Royal Dutch Shell Group .com

The Financial Times: Shell forced to hold back annual report


By Ian Bickerton in Amsterdam and Carola Hoyos in London

Published: March 18 2004 18:50 | Last Updated: March 18 2004 18:50  


By late on Wednesday afternoon, most Royal Dutch/Shell executives in The Hague were making what they thought would be the final minor adjustments to the oil group's annual report, which they expected to be published on Friday.


It was, one insider quipped, "probably the ninth" redrafting since January 9, when the company was forced to slash its oil and gas reserves following rulings by the US Securities and Exchange Commission.


Few people - even at very senior level - expected a tenth revision. By Thursday afternoon it was clear that would indeed be necessary.


The announcement, reflecting the revision of "proved" reserves, was "disappointing and embarrassing", according to Malcolm Brinded, Shell's new head of exploration and production. "This is not an exact science but it is up to us to get it right. We can and should have done better."


But at the highest level it had become clear that no annual report could be published on Thursday. The required filing to the SEC would have revealed the reserves restatement.


It was during the finalisation of the company's SEC filing, that the error relating to reserves in a Norwegian gas field was unearthed.


"Concerns arose two weeks ago," said Mr Brinded. "We realised the implications and had to come with clarity today."


Jeroen van der Veer, Royal Dutch/Shell chairman, on Thursday acknowledged that the main question for most investors and analysts was "How could this happen after the major reductions announced in January?"


"These latest recategorisations are primarily technical in nature and the key issue is the criteria [allowed by the SEC for booking reserves]," he said.


It is in stark contrast to the misjudgments revealed on January 9 that prompted Shell to slash 3.9bn barrels, or 20 per cent of its reserves. Those misjudgements had been over whether the fields were ready to be developed under the SEC's guidelines, which state that companies must be more than 90 per cent certain the fields they booked as proved can be developed under existing economic, political and technical conditions.


In the case of Thursday's revisions, Ryder Scott, the US consultants, found that Shell had used seismic 3D mapping and other technology not deemed appropriate by the SEC to determine proved reserves volumes.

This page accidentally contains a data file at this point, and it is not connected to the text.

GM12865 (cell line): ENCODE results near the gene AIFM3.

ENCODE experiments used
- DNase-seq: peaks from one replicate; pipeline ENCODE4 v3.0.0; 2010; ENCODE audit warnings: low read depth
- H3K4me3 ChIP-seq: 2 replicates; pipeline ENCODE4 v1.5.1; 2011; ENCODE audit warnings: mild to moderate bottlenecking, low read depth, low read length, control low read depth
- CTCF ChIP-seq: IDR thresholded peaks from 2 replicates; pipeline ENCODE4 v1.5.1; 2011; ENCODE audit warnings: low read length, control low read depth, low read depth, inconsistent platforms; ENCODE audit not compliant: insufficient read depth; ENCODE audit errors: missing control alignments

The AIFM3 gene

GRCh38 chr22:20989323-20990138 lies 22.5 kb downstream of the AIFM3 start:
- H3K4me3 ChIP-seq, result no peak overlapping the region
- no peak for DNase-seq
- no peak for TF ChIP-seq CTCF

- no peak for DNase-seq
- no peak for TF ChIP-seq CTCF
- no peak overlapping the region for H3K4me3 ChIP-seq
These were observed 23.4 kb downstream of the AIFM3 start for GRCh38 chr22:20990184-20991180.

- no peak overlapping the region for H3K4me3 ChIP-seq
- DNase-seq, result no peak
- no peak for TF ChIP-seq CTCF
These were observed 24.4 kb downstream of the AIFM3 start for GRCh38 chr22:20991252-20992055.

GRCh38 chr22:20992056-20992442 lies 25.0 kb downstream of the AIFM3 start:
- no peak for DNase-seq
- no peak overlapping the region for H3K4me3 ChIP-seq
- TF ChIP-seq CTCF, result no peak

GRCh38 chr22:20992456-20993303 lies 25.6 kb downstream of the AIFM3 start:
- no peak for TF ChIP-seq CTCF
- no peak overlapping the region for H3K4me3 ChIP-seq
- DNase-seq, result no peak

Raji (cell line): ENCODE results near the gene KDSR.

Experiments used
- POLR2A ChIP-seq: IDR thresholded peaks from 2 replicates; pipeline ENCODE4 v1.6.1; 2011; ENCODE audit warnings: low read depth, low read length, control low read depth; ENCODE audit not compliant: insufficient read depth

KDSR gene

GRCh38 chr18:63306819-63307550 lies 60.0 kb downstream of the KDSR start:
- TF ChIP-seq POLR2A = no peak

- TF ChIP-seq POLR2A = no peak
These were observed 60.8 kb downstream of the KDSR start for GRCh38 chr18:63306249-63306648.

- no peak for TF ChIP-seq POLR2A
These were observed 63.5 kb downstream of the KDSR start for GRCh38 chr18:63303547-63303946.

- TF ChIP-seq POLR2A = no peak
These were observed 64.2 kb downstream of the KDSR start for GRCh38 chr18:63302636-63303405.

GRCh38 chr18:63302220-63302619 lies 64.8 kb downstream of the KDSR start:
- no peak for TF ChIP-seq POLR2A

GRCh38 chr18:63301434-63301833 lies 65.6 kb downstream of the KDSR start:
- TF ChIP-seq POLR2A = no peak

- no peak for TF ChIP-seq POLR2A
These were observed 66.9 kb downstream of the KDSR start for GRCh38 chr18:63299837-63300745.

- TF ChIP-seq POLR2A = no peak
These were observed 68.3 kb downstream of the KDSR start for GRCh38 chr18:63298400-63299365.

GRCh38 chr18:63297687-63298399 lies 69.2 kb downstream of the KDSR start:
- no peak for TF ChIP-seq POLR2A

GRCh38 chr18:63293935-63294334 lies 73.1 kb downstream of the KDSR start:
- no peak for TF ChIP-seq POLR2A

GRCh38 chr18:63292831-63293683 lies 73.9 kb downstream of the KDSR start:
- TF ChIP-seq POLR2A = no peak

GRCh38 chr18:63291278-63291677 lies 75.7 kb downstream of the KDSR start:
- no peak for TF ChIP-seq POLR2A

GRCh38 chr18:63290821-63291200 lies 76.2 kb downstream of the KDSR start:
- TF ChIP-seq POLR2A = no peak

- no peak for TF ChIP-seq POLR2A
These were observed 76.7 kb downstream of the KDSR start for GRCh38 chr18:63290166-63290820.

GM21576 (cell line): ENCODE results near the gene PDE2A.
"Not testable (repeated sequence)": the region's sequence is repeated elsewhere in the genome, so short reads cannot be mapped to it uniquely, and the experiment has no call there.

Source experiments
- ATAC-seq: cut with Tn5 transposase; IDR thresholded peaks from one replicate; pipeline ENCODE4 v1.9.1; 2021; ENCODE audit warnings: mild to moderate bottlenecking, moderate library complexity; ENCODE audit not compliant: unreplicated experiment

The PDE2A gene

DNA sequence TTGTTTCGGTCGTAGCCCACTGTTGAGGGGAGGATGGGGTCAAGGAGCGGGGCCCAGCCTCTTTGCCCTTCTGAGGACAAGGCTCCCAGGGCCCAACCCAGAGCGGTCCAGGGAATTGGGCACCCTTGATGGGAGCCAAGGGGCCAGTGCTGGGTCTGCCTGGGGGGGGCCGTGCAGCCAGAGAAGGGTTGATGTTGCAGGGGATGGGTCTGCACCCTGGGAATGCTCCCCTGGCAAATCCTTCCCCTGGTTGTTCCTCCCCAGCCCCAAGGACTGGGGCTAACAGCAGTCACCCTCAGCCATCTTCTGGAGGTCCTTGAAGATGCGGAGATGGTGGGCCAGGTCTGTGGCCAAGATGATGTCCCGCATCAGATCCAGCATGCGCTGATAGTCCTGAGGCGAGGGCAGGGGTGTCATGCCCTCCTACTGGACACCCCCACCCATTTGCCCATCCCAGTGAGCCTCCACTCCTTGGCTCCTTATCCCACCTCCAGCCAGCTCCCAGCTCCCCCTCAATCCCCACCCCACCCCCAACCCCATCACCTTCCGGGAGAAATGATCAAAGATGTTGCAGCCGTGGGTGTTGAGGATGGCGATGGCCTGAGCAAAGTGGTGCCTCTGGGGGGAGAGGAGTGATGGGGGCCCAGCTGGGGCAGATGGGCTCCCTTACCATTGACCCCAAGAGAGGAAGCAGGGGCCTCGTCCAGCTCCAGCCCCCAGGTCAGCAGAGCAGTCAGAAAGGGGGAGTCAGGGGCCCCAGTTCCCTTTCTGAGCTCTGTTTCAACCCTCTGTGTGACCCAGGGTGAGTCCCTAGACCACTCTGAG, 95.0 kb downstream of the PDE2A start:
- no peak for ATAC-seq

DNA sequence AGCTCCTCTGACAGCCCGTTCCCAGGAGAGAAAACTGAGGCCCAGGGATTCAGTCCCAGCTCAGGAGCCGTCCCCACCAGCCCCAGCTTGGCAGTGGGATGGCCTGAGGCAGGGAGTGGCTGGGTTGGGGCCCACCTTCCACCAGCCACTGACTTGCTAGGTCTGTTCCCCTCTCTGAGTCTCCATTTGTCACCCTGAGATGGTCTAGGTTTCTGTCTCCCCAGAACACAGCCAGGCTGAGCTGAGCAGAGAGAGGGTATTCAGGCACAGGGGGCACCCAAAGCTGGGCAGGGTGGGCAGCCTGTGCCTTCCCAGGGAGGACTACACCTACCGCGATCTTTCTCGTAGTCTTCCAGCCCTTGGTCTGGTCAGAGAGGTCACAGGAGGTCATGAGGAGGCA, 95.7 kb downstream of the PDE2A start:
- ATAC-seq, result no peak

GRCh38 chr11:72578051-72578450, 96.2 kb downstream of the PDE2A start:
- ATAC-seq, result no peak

The revelation was especially embarrassing because it came to light over a field Shell had cut from its booked reserves in January and was intending to add back in its 2003 filings.


The issue could not be swept under the carpet because Shell had told investors at a February 5 analyst meeting that it had replaced 98 per cent of its proved reserves in 2003 and planned to file them with the SEC today. With Thursday's revision that number drops by 16 percentage points - a change few analysts would have missed.


But pressure on the company has been mounting on a number of fronts, with investors uneasy over questions raised by leaked documents given to the SEC.


The most serious allegation stated that Mr van der Veer and Judy Boynton, Shell's chief financial officer, were aware as early as 2002 over misjudgments made in booking fields.


Mr van der Veer, whose future as chairman was the subject of at least one dinner among non-executive board members this week, on Thursday for the first time denied the allegation.


He said: "The underlying question which you always get is did you know about incorrect bookings in SEC returns? The answer is no."


Investors - particularly in the UK - continued to lobby for a corporate governance overhaul, demands that appear to be taken seriously within Shell.


"We think that the whole reserves issue . . . is not related to the structure of the Shell group," Mr van der Veer said. But he added that this was not a justification to keep the structure of the corporate governance the same.


External investigations too were growing in number. On Thursday it emerged that the Dutch securities regulator AFM had launched an inquiry into possible insider trading.


The person close to Shell said: "They have realised how badly they screwed up the January announcement and [Thursday's announcement] was a combination of the investor pressure, the regulatory scrutiny, the internal discomfort and everything that has happened since the first announcement. There was a lot of internal discomfort about the way that this was handled the first time round."


That much was also clear in the forward looking statements of Mr Brinded. "We have done 40 per cent, there is 60 per cent to go," he said. "We have focused on those areas where we thought there might be an issue. But I have been in it two weeks and we have found another problem."


He added that it would be "imprudent" to give any outlook, but said he did not expect to find anything on this magnitude from the remainder of what he had to go through.

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